Most of the 109 fjords of Iceland are clustered in a small area in the east or around the large peninsula in the northwestern part of the island. There are just a handful of fjords along the northern coast. Among them is Eyjafjörður, Iceland’s longest fjord.
Eyjafjörður spans more than 60 kilometers (40 miles) from its mouth to Akureyri, a city known as Iceland’s “northern capital.” The Operational Land Imager (OLI) on Landsat 8 acquired this image of the fjord on July 26, 2017.
Eyjafjörður has become a prime destination for whales, scientists, and tourists. Humpback, bottlenose, blue, and minke whales frequent the sheltered, nutrient-rich waters to feed on plankton. Scientists are drawn to study the unusual hydrothermal vents found in its shallow waters. And with an ice-free port and a surprisingly mild climate, Akureyri is typically visited by more than 100 cruise ships per year.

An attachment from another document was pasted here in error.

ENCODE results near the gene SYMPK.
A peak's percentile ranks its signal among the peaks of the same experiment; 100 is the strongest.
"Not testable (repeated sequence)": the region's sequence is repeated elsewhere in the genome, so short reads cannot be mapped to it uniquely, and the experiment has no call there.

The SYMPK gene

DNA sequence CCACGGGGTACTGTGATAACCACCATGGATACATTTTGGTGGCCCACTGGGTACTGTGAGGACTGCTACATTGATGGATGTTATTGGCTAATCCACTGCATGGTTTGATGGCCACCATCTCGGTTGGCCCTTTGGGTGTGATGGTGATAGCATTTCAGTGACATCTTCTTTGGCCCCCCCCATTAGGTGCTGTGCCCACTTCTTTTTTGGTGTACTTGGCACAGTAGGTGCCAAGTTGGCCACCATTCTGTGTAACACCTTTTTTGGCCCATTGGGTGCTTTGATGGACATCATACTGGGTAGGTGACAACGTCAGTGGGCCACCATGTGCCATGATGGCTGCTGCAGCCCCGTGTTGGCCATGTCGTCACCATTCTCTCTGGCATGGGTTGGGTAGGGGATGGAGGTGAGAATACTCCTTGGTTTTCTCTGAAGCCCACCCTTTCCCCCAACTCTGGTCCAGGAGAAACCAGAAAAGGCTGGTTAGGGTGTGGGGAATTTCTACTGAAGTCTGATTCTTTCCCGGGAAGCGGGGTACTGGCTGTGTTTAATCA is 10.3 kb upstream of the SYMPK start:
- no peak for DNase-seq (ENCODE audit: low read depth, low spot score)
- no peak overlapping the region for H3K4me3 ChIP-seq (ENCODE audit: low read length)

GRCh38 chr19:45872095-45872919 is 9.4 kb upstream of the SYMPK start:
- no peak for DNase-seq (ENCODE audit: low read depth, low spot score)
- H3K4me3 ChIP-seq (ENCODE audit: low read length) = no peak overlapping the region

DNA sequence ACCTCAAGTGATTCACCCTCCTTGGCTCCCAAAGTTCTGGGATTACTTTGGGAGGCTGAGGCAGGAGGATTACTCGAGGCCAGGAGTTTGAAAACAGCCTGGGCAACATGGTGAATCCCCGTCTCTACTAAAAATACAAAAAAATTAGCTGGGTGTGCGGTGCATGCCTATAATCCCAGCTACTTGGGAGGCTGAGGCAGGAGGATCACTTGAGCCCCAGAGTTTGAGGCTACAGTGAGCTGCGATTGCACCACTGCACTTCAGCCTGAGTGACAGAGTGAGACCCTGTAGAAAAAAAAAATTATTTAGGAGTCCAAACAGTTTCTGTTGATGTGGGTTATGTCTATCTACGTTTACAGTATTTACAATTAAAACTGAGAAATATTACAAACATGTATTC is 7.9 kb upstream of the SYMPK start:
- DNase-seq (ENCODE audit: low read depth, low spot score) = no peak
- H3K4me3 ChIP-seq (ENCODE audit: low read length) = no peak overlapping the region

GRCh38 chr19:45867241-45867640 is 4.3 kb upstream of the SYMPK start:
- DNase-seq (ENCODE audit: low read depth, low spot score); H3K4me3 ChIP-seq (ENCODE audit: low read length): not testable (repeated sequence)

The fjord was created by many thousands of years of glacial activity. When this part of Iceland was cooler and icier, glaciers carved the long, narrow valley by grinding against the land surface as they slid toward the sea. Over time, rising sea levels filled the valley to create the fjord.
South of the fjord, pastures and farms are concentrated in the valley. It is one of the few areas in the rugged, rocky terrain of Northern Iceland with a significant amount of farmland.
NASA Earth Observatory image by Lauren Dauphin, using Landsat data from the U.S. Geological Survey. Story by Adam Voiland.